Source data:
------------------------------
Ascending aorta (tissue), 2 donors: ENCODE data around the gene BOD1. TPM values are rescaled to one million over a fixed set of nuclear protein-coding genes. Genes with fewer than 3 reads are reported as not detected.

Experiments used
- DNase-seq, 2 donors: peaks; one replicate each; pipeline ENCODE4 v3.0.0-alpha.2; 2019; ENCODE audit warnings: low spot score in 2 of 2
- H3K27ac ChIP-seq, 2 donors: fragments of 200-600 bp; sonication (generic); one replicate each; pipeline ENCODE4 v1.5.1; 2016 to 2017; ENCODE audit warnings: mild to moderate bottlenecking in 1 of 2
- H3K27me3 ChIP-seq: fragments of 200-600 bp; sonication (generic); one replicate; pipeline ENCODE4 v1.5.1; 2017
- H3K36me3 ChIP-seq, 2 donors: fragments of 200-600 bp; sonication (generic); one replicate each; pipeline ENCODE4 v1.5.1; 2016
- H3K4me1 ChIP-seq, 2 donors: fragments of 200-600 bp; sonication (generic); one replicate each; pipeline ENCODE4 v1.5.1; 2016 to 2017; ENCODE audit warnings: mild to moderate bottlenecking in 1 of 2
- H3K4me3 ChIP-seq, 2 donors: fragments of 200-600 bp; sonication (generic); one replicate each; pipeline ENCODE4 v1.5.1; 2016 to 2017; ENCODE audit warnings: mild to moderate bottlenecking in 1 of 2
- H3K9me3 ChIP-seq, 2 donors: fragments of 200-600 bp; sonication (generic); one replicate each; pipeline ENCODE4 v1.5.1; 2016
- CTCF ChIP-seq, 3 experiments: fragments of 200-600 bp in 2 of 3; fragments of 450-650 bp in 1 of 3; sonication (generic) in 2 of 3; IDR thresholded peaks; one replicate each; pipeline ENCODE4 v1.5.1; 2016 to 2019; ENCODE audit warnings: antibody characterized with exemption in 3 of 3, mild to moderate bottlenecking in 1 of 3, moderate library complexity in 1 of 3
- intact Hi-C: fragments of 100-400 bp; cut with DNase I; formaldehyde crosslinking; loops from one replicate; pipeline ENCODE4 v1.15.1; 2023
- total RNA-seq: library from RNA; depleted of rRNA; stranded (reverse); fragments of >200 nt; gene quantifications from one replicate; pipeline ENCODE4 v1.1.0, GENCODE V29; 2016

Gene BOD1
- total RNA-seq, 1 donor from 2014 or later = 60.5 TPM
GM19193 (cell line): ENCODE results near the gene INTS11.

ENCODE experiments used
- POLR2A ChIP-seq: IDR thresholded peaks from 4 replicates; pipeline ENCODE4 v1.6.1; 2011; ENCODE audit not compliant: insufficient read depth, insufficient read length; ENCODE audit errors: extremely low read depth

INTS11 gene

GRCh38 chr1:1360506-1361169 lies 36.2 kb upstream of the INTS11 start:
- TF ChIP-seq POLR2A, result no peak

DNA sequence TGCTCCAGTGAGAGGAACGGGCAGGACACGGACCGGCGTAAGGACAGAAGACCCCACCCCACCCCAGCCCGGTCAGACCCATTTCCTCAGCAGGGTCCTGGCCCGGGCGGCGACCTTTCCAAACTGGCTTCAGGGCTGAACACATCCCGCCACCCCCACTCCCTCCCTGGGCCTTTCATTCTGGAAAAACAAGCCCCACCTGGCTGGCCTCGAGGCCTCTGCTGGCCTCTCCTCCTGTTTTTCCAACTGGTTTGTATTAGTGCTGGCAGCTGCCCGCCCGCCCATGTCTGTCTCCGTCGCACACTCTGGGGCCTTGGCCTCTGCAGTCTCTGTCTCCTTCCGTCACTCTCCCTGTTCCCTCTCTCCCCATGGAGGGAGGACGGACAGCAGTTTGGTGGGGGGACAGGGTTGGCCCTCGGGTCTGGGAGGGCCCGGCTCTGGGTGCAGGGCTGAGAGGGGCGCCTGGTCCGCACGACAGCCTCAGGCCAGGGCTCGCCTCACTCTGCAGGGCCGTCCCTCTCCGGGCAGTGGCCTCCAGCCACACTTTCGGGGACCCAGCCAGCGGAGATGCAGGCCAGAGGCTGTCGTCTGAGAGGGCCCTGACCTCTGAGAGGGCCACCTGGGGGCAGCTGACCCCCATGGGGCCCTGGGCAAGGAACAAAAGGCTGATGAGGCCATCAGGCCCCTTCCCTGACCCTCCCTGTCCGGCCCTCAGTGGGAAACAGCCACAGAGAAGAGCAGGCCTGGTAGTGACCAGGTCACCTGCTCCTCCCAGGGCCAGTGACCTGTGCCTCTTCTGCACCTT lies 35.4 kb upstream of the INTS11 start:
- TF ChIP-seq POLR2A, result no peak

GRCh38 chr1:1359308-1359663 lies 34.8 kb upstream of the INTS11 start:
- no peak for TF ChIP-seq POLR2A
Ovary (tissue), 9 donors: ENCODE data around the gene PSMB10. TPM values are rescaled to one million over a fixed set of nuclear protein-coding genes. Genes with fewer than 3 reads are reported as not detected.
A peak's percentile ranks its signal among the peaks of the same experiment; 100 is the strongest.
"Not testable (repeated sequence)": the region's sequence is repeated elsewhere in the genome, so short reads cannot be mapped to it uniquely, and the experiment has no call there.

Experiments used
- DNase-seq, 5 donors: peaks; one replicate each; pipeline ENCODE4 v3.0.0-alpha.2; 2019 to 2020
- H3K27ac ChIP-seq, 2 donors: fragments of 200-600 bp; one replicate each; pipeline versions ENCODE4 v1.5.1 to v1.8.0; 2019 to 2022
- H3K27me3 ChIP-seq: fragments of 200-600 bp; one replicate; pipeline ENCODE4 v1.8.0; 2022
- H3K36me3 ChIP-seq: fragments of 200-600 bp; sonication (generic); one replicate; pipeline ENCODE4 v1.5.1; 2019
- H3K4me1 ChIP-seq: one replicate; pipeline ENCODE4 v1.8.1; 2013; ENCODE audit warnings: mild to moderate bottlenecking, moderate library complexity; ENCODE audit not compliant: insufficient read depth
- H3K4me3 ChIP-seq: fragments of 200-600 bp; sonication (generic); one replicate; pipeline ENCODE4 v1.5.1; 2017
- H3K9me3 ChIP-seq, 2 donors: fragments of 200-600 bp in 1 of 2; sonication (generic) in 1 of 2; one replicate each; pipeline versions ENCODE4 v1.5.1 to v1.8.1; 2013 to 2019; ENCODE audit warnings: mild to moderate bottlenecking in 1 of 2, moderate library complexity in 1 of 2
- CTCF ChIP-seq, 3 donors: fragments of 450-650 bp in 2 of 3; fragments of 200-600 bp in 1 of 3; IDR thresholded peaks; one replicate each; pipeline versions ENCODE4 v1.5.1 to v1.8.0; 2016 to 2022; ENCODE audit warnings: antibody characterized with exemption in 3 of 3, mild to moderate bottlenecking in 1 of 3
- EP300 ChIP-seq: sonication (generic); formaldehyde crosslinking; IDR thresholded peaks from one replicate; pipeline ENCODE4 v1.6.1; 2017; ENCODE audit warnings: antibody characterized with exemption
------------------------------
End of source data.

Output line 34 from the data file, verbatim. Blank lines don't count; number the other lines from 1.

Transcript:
- H3K4me3 ChIP-seq: fragments of 200-600 bp; sonication (generic); one replicate; pipeline ENCODE4 v1.5.1; 2017